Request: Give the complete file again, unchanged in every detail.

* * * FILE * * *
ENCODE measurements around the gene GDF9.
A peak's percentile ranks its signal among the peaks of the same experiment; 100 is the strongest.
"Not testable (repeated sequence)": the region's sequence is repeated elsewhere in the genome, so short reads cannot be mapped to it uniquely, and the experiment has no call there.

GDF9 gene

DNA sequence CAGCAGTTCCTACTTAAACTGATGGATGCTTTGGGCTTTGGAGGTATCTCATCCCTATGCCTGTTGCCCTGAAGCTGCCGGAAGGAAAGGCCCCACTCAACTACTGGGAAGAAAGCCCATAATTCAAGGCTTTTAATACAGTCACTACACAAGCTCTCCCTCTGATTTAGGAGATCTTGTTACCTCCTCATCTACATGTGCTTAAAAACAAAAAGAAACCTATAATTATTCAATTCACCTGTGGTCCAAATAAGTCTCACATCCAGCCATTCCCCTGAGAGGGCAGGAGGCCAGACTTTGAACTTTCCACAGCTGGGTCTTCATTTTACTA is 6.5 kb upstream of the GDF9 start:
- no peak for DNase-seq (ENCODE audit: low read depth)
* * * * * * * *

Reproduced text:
ENCODE measurements around the gene GDF9.
A peak's percentile ranks its signal among the peaks of the same experiment; 100 is the strongest.
"Not testable (repeated sequence)": the region's sequence is repeated elsewhere in the genome, so short reads cannot be mapped to it uniquely, and the experiment has no call there.

GDF9 gene

DNA sequence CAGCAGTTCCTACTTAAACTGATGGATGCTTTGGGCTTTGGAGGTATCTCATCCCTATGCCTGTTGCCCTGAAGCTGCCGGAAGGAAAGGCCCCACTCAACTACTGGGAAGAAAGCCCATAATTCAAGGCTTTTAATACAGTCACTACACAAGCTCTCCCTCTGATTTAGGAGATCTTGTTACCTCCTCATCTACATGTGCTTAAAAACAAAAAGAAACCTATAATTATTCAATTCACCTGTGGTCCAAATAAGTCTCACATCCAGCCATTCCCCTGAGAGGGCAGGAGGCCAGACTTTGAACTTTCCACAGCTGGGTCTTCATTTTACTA is 6.5 kb upstream of the GDF9 start:
- no peak for DNase-seq (ENCODE audit: low read depth)